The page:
And that’s the same way cops are doing people. People are getting murdered for traffic stops... for doing exactly what the cops tell them to do. You know, they’re murdered in two seconds, sitting out there with a toy gun. It’s a threat that every single Black person and Brown person—and a lot of white people—have hanging over them. Cops can just blow people away. And like lynching, the perpetrators of these crimes are never brought to justice. We’re seeing that with the Freddie Gray case. Everybody saw on the video, Freddie Gray was fine beforehand. The cops encounter him, they throw him in the back of the van, twisted up like a pretzel—and he’s dead. And the only people that had an encounter with him were the cops. Everybody knows that—nobody disputes those facts. And yet when the cops go to court, three different times so far, none of the cops are found guilty of killing him. And that’s much like the way Emmett Till was killed. Everybody knew who killed Emmett Till. Yet they went to trial by a jury of their “peers,” and these murderers got off—and then they went and laughed about it. Which is exactly what the cops are doing today.

The other thing about referencing this past is that the NAACP flag was not just a marker of the horror of lynching, but was part of building a national movement to stop that horror.  It was an act of defiance and resistance to fly that flag in the ’30s—one which the NACCP were threatened with eviction for doing.  And that legacy of defiance is being brought into the present by this artwork and joining with a broader movement fighting to end police terror.

Revolution: When did this work of yours go up?

Dread Scott: It went up at this gallery on Friday, July 8.

Revolution: And, according to a Fox News report, this work and the gallery is coming under attack...

Dread Scott: That’s the thing... where they say there’s a “controversy” around it—Fox News is trying to create a controversy. Until Fox News reported on this, the piece was overwhelmingly supported. There was no hostility. There was no protest against it. There were no calls to the gallery. There were no complaints whatsoever. But Fox News heard about this, and they did a story which both alleged that the gallery should not show the work because of the death of the cops in Dallas—as if that completely unrelated incident would be some reason why people should not have a right to make art about, show art about, or protest murder by police. And then they said the gallery was facing pressure to take the work down and that they defied that pressure. But there just was not—there was overwhelming support—until Fox News did their story, which was trying to create a hostile environment, and have the gallery face threats and intimidation.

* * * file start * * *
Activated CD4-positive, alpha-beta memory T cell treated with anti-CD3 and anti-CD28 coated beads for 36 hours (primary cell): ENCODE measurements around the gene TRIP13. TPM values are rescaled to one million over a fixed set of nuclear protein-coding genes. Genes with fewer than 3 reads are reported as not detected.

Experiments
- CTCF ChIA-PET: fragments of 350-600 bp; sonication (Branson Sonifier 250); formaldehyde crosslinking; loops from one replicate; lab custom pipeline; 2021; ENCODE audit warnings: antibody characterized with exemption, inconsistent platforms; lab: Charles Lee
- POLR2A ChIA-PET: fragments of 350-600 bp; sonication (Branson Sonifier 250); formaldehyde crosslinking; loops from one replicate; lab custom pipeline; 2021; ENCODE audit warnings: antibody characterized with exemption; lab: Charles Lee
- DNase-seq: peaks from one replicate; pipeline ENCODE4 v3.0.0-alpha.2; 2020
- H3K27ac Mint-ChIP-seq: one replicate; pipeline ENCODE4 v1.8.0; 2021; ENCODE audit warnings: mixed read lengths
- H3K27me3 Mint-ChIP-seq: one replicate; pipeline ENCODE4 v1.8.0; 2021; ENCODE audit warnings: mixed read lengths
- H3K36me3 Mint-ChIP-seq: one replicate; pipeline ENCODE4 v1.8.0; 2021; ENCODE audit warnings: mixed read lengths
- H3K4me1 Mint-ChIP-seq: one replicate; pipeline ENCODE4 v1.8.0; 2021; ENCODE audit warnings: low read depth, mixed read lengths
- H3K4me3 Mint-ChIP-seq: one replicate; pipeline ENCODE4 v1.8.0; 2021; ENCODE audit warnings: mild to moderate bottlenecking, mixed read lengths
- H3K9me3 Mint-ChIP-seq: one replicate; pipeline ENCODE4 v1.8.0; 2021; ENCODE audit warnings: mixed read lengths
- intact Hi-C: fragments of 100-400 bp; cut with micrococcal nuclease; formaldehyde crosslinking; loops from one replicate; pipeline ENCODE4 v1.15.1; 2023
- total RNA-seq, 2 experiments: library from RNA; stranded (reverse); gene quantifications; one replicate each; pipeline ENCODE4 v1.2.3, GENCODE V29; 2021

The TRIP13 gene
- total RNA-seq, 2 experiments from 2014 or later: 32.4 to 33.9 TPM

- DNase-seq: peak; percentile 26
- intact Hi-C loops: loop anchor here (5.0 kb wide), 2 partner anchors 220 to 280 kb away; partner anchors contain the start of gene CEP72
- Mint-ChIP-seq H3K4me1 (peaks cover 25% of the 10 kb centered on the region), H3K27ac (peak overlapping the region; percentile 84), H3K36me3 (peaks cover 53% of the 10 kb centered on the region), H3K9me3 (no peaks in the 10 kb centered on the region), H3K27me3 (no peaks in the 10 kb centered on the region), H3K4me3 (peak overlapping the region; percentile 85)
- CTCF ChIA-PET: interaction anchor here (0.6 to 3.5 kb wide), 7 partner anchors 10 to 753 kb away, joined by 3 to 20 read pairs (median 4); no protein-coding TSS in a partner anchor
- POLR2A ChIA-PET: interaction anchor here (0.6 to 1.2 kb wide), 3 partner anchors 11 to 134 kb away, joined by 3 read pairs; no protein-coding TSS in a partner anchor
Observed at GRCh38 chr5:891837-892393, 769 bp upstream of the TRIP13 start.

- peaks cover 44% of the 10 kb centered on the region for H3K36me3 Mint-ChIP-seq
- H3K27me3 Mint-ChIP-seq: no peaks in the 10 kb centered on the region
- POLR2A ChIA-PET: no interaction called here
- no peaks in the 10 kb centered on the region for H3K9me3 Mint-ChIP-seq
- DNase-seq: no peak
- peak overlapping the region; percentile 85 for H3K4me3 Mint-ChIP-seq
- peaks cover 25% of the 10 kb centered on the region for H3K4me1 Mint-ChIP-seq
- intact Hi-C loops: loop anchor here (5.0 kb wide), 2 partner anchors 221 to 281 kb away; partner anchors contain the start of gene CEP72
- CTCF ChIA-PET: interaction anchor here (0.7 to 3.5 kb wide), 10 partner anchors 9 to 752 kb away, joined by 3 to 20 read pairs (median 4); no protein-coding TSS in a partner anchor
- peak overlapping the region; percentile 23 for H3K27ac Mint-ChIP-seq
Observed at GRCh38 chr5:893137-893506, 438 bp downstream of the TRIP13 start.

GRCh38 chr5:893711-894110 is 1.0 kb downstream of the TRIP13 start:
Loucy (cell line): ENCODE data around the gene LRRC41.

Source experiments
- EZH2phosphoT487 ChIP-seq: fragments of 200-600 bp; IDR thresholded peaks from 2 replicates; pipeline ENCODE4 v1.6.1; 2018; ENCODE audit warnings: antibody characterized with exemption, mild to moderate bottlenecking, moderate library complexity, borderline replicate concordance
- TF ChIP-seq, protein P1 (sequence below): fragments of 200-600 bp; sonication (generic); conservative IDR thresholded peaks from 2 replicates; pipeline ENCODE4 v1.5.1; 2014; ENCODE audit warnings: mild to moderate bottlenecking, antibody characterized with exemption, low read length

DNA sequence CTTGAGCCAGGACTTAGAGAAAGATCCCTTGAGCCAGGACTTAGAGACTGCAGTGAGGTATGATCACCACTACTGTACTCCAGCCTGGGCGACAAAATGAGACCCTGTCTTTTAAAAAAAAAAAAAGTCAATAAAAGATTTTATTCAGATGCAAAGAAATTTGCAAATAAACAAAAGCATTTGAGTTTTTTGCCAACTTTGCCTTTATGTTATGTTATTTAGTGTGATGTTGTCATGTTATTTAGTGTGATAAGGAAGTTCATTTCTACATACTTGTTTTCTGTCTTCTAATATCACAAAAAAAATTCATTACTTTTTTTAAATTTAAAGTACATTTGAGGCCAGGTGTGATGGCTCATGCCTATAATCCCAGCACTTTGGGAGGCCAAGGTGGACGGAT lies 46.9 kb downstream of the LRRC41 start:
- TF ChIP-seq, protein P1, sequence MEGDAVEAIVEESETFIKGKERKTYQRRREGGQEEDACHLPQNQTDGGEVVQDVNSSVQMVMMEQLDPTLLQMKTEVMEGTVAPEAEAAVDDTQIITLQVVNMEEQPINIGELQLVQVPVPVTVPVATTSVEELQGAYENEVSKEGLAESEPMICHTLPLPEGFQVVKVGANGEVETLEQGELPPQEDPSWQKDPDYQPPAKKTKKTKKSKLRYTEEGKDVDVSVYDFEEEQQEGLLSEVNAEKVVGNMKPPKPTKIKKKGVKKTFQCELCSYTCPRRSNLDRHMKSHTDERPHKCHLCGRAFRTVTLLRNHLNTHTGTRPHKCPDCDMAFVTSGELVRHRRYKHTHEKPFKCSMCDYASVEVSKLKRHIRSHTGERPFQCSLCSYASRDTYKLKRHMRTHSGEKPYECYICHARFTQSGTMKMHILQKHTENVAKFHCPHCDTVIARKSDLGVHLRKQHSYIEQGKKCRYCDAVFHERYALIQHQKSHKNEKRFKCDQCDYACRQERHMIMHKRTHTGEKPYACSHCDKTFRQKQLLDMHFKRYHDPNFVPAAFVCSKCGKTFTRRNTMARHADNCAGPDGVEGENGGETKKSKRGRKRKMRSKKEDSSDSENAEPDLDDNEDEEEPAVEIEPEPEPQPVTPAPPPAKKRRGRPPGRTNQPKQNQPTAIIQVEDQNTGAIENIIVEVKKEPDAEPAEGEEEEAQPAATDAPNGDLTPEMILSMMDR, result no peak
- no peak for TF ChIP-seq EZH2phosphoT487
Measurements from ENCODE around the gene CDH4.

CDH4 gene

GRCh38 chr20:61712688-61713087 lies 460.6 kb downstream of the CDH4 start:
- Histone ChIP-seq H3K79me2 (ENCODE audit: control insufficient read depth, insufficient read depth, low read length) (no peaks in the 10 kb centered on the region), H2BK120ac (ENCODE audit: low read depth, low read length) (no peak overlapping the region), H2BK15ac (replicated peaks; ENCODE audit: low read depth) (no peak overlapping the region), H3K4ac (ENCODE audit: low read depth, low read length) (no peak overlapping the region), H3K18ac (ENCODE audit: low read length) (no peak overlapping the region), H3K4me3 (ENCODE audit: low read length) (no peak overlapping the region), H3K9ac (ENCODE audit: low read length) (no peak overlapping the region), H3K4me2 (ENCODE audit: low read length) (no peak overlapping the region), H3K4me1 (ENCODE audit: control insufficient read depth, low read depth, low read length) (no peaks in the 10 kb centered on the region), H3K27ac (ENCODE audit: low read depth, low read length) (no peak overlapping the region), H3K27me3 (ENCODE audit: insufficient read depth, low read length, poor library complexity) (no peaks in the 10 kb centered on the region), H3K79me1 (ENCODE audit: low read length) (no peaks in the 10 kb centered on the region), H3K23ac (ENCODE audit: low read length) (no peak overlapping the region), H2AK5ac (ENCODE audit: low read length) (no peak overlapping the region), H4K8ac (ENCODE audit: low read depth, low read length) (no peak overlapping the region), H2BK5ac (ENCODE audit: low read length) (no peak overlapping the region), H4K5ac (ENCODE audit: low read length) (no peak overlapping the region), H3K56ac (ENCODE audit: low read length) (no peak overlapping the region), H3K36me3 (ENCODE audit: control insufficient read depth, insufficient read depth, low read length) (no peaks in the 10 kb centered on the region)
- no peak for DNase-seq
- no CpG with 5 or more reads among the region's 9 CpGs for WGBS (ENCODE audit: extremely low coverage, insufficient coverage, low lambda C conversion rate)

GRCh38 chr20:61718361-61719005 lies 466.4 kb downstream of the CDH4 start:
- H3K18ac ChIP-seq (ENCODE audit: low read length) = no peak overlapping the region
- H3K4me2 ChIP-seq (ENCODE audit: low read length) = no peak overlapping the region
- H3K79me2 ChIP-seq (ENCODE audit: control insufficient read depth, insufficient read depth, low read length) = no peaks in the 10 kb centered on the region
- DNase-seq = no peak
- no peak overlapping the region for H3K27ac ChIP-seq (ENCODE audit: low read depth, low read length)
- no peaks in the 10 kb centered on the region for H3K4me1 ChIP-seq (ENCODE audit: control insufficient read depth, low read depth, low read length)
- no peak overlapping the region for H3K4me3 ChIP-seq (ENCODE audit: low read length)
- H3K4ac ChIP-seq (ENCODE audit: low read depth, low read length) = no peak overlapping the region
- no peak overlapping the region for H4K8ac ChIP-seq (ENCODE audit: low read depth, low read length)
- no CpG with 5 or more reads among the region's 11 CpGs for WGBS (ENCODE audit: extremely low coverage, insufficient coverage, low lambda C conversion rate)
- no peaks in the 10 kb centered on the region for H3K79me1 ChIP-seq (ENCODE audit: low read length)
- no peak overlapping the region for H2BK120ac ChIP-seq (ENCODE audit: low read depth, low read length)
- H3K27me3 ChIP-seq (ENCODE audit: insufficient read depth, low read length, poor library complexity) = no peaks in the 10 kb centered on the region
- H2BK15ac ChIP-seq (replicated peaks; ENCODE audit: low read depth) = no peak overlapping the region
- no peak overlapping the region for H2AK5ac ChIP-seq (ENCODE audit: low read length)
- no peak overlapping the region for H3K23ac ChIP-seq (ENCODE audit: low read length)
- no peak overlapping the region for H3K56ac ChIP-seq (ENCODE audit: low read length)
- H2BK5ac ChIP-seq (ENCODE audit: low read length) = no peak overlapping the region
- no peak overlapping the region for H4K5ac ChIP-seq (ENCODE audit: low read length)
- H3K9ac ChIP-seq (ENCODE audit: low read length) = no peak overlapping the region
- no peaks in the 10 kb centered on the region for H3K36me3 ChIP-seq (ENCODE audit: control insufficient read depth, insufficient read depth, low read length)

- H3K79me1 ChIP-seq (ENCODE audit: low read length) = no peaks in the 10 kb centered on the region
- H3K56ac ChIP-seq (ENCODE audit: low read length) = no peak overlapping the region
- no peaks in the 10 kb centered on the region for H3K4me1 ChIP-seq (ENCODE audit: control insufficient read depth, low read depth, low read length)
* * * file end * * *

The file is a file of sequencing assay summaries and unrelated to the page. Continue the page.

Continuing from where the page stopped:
And since then, they have. There have been hostile calls coming in to the gallery, threatening emails coming in to the gallery and to me. So Fox News is doing its “job.” But it’s a manufactured controversy. And yes, they have been stung by this—this system doesn’t want to have its police portrayed as the inheritors of lynching. They don’t want people to see that. So from their perspective, this is something that has to be denounced and repressed. But there are lots and lots and lots and lots of people who have tweeted, Facebook posts, there’s been news stories about this. So this piece has a lot of support.

Revolution: Can you say a little more about that support?

Dread Scott: I’m not a big social media person. When I usually post stuff, it will get liked by, you know, a dozen or so people. Posts about this work have been liked by hundreds of people, in some cases thousands of people if you add it all up. And shared by all sorts of people, including people like Shaun King (New York Daily News columnist and prominent voice against police terror) tweeted about it. And he’s got a huge number of followers. There are all sorts of writers and others who have a following on Twitter. Klaus Biesenbach, Chief Curator at the Museum of Modern Art. Arts organizations Creative Capital, Creative Time, the MAP Fund (all significant arts funders), the Public Art Fund (an important New York arts presenter) and the Walker Art Center (a prominent museum in Minneapolis) all tweeted. Several news sites quickly did stories: i-D/Vice, PBS News Hour, Huffington Post,, Art F City, The Smithsonian, Quartz, ArtNews, Observer, among others. Hyperallergic, which is a really great online arts magazine with a huge following did a story, and their founder/editor, in addition to writing the article has been saying this is an important work, is sending it out to people. I’ve got letters from a number of very prominent artists, saying they’re very glad to see this work out and to see my comments about it.